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Ten sights of Christmas past |

Modern Living

Ten sights of Christmas past

CITY SENSE - Paulo Alcazaren - The Philippine Star

Christmas is just around the corner. When we were kids, growing up in what Greater Manila — as the suburbs surrounding Manila were called — we knew the holiday season was in full swing when Christmas displays sprouted up on the then expansive grounds of companies, or on tops or facades of landmark commercial buildings.

Holiday weekends were spent journeying, not to malls, but to the various corners of the metropolis with Christmas displays. These ranged from traditional belens to Disney-type compositions spruced up with faux pine cones, snow and all manner of merry decorations.
Here is a list of 10 of the most popular of displays in the ‘50s, ‘60s and ‘70s. Check which ones you visited and enjoyed.

COD Department Store – The practice of animated Christmas displays appears to have been a COD legacy. The popular department store started its annual offering at its downtown Manila store. They moved to Cubao in the late 1960s and continued their Christmas displays there. They used the ledge of their international-style multi-story facility, itself an attraction to Metro Manilans that were used to one or two-story shops. COD planned their display for the following year the moment the current one was struck down in January. After COD closed, the old COD hands and a second generation of the display craftsmen continued the innovations for Greenhills Shopping Center and currently the Pasig City Hall plaza.

Ysmael Steel Robot – This was my favorite. A giant robot of steel guarded the large green front yard (actually about the size of a football field) of the Ysmael steel compound on España Extension (now E. Rodriquez). It filled me with boyhood pride that the Philippines was developing actual industrial capabilities to make our own cars and appliances. The robot would take on Christmas garb for the season. The best display was during the height of the space race, when the robot came with a spaceship that could take on a hundred people or so into space. This was all done like today’s modern theme park rides but without the benefit of digital displays. A model of the universe was built in a temporary building that looked like the launch bay of the rocket. After “lift off” windows in the craft opened into the building, which was blackened to simulate space.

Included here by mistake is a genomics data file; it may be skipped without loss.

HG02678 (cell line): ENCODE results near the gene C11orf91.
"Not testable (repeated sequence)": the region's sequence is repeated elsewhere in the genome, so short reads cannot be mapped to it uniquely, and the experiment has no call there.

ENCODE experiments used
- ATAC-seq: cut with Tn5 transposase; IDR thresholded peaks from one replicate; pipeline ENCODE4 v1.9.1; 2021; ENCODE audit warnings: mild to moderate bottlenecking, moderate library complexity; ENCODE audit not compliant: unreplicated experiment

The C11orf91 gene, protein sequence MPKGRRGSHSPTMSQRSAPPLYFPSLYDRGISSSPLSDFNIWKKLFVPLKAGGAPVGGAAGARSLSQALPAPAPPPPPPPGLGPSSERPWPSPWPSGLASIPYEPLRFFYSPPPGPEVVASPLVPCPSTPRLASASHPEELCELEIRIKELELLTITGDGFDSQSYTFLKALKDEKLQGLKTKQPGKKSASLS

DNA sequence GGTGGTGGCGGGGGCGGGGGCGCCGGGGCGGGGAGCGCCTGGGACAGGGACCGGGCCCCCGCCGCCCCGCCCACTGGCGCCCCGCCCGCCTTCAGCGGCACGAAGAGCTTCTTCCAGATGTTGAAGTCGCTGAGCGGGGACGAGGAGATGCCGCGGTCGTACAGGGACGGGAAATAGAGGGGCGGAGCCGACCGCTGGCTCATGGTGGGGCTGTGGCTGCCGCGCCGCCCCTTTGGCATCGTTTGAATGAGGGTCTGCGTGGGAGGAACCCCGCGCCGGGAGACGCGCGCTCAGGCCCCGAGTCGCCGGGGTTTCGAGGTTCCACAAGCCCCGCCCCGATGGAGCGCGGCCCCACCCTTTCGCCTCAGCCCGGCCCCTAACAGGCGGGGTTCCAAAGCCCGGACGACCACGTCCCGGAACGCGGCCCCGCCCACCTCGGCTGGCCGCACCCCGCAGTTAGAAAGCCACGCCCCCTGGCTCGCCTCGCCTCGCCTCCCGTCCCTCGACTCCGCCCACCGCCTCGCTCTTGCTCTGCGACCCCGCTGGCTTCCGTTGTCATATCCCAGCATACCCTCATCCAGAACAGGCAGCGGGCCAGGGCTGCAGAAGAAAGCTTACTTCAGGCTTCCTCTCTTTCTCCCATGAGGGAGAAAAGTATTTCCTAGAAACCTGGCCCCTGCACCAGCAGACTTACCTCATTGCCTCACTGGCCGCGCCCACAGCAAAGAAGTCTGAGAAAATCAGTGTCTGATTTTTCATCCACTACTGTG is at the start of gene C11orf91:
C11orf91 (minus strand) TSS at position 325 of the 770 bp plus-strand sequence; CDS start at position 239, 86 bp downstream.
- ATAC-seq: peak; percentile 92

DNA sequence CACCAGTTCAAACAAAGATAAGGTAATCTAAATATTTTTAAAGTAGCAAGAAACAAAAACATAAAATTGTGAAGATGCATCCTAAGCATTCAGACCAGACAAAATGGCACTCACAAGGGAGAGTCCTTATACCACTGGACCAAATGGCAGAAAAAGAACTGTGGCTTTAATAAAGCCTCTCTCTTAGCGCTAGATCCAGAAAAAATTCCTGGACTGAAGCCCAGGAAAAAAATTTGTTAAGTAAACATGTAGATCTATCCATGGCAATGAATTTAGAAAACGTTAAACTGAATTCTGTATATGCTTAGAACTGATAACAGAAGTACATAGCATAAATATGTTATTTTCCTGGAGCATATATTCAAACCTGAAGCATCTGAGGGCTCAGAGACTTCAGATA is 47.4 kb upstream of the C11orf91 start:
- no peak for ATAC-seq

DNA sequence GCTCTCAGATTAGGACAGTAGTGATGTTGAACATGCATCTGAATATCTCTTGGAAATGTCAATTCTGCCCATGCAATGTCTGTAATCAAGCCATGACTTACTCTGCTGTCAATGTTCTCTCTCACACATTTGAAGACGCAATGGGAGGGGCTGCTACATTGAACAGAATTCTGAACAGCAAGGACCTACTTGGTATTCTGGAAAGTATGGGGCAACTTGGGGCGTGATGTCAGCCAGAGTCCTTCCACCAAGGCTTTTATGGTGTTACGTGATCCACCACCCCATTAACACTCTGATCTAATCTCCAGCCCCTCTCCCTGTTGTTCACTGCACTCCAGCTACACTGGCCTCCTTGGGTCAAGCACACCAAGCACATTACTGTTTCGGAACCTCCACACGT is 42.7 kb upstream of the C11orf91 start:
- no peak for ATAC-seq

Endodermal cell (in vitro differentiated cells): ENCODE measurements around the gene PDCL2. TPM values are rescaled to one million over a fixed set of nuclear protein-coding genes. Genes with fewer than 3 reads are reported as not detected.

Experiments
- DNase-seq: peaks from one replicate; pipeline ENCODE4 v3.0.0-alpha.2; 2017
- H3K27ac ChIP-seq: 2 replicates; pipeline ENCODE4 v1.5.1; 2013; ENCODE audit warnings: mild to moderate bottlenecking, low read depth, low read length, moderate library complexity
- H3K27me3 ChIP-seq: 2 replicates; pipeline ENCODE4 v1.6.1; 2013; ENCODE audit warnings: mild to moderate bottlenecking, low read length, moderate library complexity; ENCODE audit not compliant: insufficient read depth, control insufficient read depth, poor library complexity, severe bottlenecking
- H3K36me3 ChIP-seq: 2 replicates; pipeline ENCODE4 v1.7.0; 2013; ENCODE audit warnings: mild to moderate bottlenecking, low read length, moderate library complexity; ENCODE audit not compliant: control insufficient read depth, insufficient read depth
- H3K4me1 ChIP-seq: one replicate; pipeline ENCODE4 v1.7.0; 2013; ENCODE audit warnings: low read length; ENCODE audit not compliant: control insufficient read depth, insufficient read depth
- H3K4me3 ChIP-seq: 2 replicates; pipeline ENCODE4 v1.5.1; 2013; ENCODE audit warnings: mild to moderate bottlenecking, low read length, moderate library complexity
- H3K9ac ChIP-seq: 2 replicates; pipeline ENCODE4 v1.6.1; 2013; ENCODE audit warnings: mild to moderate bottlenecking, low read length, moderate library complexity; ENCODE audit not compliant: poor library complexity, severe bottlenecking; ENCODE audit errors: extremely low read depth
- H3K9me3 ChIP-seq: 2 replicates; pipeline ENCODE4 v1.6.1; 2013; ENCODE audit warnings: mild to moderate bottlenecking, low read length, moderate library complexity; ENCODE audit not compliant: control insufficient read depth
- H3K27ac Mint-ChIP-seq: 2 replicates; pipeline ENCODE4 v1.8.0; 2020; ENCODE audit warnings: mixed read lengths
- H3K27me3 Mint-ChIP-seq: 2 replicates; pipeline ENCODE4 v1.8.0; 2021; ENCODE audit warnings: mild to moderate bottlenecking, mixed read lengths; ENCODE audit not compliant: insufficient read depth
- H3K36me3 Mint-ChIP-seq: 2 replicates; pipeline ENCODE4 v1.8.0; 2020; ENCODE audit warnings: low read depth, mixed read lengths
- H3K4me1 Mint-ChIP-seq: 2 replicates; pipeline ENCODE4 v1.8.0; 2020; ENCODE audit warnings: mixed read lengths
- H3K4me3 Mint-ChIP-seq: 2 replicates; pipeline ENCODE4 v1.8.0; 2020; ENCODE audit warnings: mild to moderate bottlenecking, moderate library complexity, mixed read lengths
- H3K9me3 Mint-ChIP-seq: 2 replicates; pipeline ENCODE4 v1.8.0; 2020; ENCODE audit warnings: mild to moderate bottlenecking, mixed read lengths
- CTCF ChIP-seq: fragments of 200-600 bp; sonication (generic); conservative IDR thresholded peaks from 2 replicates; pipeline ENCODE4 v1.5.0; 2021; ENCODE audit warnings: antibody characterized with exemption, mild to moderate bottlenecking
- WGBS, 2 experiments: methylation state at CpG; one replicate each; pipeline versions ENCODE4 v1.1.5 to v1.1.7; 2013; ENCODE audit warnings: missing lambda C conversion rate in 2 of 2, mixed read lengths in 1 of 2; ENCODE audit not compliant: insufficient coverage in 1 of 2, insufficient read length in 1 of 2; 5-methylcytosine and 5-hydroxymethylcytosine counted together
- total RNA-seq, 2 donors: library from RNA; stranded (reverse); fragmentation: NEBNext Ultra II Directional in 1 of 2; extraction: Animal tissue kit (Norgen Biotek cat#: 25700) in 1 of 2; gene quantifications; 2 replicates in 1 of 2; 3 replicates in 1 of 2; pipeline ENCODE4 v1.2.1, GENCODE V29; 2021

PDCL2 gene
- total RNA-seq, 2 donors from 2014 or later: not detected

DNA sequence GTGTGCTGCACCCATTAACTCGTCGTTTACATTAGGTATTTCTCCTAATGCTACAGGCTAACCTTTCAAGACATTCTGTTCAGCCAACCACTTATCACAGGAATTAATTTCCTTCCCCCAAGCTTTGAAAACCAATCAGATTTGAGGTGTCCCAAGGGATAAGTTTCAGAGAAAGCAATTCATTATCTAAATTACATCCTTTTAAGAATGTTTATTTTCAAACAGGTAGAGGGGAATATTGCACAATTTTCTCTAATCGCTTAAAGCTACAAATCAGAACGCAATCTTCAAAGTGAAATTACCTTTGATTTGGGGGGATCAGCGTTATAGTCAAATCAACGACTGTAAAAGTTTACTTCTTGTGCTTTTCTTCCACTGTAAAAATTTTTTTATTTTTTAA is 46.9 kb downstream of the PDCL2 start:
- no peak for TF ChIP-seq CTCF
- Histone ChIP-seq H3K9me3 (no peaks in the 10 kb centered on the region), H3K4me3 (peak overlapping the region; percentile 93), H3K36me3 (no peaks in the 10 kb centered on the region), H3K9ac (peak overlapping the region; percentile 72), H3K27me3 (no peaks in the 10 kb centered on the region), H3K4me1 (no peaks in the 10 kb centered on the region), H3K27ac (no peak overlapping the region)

Pepsi-Cola, Aurora Avenue – The two big soft drinks manufacturers vied for visitors to their plants come Christmas time. The Pepsi plant was the more modern of the two structures and it had a wide front lawn that could hold an audience. Eventually the Magnolia plant was built beside the old Pepsi plant and that too had Christmas displays. The whole block is now a Robinsons development.

Coca-Cola, Paco – The Coca-Cola bottling plant on Otis, was, like their rival Pepsi, a year-round attraction. Both had glass windows showing thousands of bottles of soft drinks snaking though modern machinery with uniformed workers in caps, masks and gloves, helping in the process. Christmas brought another layer of display. These were mounted on to the building’s façade and was so brightly lit, that the president in Malacañang Palace nearby could see the glow.

Filoil Building – We used to have a big oil company in the ‘50s and ‘60s. Their headquarters in Manila was a modern landmark. The displays regularly featured belens, in keeping with the nationalist bent.

Caltex Building – Not to be outdone by Filoil, Caltex had its own modern building and Christmas displays in Ermita. Heavy shopping traffic in the area brought thousands every day and the displays were a big attraction.

Amon Trading – The new Makati area was another locus of Christmas displays. The ultra modern Amon Trading building on Buendia corner Pasong Tamo was a visible corner. Their displays were seen by motor traffic shuttling in between Manila and the new business district of Makati.

Makati Commercial Center – The ‘60s generation of suburban kids grew up shopping at the Makati Commercial Center. In those days, most of the complex was made up of low buildings with landscaped outdoor malls (by National Artist IP Santos). The commercial center always had a fantastic Christmas display. The Makati Supermart would also have its own concoction for all to see.

International Harvester – We moved from Quezon City to Pasig near Highway 54 in the late ‘60s. The Christmas displays were found in two sites. The first was the International Harvester grounds along Shaw Boulevard. The huge greenery was a perfect setting for belens and compositions for the season. The site still exists but urban development is slowly filling the area up with skyscrapers.

Meralco Building – After my family moved to Baryo Kapitolyo, we would shop in Greenhills and pass by the Meralco compound often. Dad was a senior physician at the company’s Cotton Hospital inside and we often heard Christmas mass there. The Meralco Christmas display had always been bright and showy. I remember they had a contest for a few years running — a guessing game, asking people how many light bulbs were used in their 12-storey-high Christmas tree.
Today, all the malls have their own displays at a scale and using technology unimaginable decades ago. The outdoor settings of old have disappeared or lost to urban expansion but our memories of those Christmases past will never fade.

As children we burn these memories in our internal hard disks forever, since these visits to Christmas displays were always a family affair. Let’s make the memories of our own kids as lasting by enjoying the holidays with them.

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